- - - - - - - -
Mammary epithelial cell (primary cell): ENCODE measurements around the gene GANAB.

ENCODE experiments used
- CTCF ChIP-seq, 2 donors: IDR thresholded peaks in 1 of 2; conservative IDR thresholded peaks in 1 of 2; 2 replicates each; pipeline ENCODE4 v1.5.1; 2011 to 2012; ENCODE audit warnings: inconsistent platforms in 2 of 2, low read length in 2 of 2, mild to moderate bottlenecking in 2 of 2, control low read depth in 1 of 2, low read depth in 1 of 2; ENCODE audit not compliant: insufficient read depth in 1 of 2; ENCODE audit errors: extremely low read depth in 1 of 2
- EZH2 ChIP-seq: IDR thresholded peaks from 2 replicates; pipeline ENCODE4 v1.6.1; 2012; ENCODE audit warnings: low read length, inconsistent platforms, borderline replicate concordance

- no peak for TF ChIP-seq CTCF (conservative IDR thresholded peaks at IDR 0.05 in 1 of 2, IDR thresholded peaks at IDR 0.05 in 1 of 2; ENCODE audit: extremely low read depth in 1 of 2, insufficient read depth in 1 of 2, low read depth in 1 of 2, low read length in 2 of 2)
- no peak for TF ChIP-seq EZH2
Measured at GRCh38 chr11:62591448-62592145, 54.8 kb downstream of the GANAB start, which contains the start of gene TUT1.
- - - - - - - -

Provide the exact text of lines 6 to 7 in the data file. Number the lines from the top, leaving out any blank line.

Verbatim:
- no peak for TF ChIP-seq EZH2
Measured at GRCh38 chr11:62591448-62592145, 54.8 kb downstream of the GANAB start, which contains the start of gene TUT1.